Turnaround financing is one of the more complex forms of private equity investment, a strategy of value creation whose path to profit is strewn with legal minefields, regulatory hurdles, and bad press.

Although the terms are used interchangeably these days, Steinmann says that it is important to distinguish between a turnaround and a restructuring. They are fundamentally different. A turnaround is a short term situation; restructuring, a longer term endeavour.

A restructuring is concerned with profitability, whereas a turnaround is concerned with survival. A restructuring is process oriented, where as a turnaround is cash flow oriented. A restructuring is methodical, a turnaround pragmatic.

Turnaround managers have to be able to make hard decisions quickly, with only little information to work with. They need to have a high tolerance for frustration as they come up against internal politics, corporate fiefdoms or power structures, and de-motivated employees.

An example of an experienced turnaround manager is Mario Corti, a Swiss who has been in the news lately in relation to the Swissair rescue.

"There are going to be setbacks, guaranteed, and you will have to be able to handle it," points out Peter Rutishauser, founder of Equatis AG.

Rutishauser took Sigg AG from a loss-making firm employing 250 people to a profit-making, fast growth enterprise employing 50 people. "It employs fewer people, but their jobs are more secure," says Rutishauser.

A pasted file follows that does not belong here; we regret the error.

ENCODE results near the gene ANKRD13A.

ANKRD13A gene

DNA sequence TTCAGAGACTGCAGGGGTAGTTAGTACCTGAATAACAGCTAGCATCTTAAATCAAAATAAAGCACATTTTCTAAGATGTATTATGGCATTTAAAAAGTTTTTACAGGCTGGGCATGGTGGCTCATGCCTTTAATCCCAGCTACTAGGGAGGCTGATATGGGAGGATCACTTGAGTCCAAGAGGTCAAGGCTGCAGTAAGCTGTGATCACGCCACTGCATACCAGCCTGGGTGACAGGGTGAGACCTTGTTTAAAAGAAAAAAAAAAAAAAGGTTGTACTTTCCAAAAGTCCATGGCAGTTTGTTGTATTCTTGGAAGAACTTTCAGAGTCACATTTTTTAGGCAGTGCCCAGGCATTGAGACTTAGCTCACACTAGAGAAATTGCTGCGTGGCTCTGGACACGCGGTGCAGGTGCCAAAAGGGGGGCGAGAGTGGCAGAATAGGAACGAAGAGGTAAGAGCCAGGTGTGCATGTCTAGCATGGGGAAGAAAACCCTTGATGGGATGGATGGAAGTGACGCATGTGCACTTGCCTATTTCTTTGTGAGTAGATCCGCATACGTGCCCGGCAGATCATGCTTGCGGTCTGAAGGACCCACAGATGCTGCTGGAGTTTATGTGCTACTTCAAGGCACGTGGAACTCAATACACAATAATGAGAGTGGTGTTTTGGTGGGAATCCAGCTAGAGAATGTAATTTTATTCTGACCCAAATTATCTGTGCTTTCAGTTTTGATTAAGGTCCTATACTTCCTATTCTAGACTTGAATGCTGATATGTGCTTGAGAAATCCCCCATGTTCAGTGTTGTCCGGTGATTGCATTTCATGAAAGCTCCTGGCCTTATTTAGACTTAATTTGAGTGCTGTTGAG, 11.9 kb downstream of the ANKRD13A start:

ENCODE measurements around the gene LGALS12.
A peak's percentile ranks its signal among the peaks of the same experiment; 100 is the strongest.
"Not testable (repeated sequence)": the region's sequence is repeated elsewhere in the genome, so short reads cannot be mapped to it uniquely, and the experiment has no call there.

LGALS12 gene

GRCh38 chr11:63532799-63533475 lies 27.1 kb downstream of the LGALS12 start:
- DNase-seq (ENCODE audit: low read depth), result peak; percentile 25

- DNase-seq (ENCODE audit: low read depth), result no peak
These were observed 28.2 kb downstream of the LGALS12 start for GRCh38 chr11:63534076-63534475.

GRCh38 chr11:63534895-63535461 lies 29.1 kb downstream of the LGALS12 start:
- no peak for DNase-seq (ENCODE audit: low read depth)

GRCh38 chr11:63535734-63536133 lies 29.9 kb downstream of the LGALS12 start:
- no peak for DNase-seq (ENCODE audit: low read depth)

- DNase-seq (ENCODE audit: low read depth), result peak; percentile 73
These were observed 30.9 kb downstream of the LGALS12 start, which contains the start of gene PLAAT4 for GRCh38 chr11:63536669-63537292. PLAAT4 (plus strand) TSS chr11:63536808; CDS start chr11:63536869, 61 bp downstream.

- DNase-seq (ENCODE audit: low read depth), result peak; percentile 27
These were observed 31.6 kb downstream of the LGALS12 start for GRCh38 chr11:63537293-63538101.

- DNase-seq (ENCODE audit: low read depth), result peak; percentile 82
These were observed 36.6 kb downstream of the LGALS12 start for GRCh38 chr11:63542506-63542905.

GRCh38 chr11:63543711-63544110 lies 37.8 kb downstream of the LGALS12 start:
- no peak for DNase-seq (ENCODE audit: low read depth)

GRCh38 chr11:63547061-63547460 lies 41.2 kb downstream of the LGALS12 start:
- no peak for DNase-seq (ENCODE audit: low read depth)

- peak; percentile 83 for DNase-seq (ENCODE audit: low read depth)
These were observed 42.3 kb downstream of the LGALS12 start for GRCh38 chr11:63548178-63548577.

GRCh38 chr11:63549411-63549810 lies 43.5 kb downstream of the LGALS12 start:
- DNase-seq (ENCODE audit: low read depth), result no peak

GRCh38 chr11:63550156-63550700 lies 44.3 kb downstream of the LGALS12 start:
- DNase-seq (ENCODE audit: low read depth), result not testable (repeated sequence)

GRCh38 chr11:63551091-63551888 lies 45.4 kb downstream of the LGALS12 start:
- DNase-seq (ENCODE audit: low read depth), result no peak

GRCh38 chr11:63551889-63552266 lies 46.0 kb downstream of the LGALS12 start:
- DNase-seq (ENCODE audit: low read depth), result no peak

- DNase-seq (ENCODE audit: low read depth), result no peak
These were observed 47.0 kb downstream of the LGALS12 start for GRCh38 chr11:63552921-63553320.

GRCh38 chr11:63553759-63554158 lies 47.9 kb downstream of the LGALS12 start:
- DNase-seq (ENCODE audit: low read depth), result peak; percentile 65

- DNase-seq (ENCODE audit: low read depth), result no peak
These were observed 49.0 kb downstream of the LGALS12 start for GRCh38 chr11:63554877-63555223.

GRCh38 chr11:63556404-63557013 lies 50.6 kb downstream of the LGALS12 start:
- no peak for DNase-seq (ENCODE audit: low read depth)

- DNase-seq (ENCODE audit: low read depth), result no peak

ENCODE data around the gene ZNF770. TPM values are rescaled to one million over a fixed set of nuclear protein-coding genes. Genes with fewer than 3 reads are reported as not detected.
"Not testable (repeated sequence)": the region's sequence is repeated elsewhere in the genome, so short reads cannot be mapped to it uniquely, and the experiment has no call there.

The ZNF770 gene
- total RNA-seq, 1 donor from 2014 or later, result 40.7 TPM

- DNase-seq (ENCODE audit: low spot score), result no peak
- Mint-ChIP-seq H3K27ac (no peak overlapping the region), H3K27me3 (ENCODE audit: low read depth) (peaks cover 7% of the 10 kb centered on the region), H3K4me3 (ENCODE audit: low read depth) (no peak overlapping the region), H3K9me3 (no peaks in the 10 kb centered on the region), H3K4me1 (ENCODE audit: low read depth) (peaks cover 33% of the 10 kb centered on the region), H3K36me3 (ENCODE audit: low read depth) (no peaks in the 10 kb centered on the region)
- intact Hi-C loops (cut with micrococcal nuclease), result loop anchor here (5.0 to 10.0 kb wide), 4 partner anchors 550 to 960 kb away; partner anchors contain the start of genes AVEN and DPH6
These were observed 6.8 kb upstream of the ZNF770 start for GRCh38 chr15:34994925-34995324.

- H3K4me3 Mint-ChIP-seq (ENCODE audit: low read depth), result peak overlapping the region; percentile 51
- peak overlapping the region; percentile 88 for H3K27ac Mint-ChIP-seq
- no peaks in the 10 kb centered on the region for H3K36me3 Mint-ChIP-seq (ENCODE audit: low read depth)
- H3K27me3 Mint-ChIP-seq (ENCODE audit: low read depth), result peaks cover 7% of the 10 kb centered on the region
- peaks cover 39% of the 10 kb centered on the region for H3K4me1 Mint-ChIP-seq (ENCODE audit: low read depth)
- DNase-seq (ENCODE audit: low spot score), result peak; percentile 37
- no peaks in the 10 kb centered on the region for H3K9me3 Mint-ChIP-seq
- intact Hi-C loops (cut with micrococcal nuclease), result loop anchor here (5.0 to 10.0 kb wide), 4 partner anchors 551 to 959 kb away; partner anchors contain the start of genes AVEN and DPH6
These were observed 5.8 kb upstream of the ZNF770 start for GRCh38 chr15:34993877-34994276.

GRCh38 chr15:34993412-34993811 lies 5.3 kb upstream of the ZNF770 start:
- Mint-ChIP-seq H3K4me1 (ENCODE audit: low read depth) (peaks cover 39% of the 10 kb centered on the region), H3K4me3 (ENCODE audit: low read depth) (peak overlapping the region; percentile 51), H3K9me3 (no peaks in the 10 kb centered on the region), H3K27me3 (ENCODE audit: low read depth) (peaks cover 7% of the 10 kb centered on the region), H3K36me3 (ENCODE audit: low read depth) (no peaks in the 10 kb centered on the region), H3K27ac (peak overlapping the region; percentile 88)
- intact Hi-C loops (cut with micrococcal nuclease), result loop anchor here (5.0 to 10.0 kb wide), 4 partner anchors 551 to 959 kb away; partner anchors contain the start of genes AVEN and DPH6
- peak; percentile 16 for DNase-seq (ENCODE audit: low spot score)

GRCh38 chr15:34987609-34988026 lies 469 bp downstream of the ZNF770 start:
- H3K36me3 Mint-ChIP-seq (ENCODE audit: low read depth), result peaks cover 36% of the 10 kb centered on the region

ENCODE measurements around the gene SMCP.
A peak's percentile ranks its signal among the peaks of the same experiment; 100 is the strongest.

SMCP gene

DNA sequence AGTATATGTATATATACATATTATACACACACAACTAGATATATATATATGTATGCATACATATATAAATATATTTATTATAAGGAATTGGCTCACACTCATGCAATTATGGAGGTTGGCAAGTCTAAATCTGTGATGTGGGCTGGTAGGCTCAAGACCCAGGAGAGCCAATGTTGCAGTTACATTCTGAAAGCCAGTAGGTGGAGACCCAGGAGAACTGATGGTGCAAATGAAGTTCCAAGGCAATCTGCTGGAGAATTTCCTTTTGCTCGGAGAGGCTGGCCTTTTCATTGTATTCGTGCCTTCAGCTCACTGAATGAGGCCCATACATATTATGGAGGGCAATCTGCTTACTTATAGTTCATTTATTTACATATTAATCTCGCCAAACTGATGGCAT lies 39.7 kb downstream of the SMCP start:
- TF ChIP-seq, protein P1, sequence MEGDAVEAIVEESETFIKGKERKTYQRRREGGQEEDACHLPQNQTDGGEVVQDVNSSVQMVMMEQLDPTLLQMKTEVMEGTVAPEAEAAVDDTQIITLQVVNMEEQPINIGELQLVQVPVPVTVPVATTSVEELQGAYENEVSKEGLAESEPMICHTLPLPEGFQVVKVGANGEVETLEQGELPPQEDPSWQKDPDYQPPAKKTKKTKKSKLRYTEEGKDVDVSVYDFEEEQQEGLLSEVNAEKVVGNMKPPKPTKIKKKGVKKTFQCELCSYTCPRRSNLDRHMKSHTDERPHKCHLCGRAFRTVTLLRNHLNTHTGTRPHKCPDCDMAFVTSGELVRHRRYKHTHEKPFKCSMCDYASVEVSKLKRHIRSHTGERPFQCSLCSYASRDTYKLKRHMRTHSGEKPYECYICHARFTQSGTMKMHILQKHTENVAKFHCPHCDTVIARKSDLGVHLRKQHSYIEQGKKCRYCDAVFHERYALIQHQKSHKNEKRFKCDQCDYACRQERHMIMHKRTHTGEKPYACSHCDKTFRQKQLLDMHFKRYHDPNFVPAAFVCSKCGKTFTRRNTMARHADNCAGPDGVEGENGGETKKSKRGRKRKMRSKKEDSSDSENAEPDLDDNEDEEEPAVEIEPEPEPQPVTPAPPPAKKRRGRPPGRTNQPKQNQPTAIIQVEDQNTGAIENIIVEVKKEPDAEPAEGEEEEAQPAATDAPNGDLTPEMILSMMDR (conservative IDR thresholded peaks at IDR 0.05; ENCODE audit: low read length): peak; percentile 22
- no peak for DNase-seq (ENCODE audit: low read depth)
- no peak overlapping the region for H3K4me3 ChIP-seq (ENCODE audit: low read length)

Sigg AG whose trendy aluminium sports bottles are a hit at home and abroad, makes less turnover now, but its profits are greater. It was recently identified as one of Switzerland's hottest SMEs by business journalists working for Bilanz magazine.

A measure of humility and healthy self-esteem is also required in the turnaround manager. "Often employees and management will freeze you out and refuse to speak or provide information," explains Steinmann.

Social competence is also required to be able to speak to shareholders, bankers, workers, journalists, and debtors.

Timing is everything

Knowing when to invest in a distressed firm, and when not to, requires a high knowledge quotient. There is usually little time to waste.

Decision-makers have to quickly assess the company's market, its products, its margins, and the level of motivation and quality of the employees who are still working for the firm, usually within 1 to 5 weeks.

The next step is implement a short term survival strategy by stopping cash drain, raising loans and negotiating with current debtors, selling assets when possible and focus on quick sources of income. Turnaround managers take anywhere from 3 to 9 months to complete this step.

The final phase is to secure the long-term viability of the firm. "You've got to find the margins and set up new profit streams. You cannot make a strong company only based on costs savings," points out Steinmann. This phase takes anywhere from 9 to 36 months.

Knowing when to bring in the lawyers is also important. Dr. iur. Urs Schenker, of Baker & McKenzie Zürich, says "the earlier, the better". His firm handed out a 200 page, double-sided "brochure" of the legal and regulatory considerations for turnaround situations.

by Valerie Thompson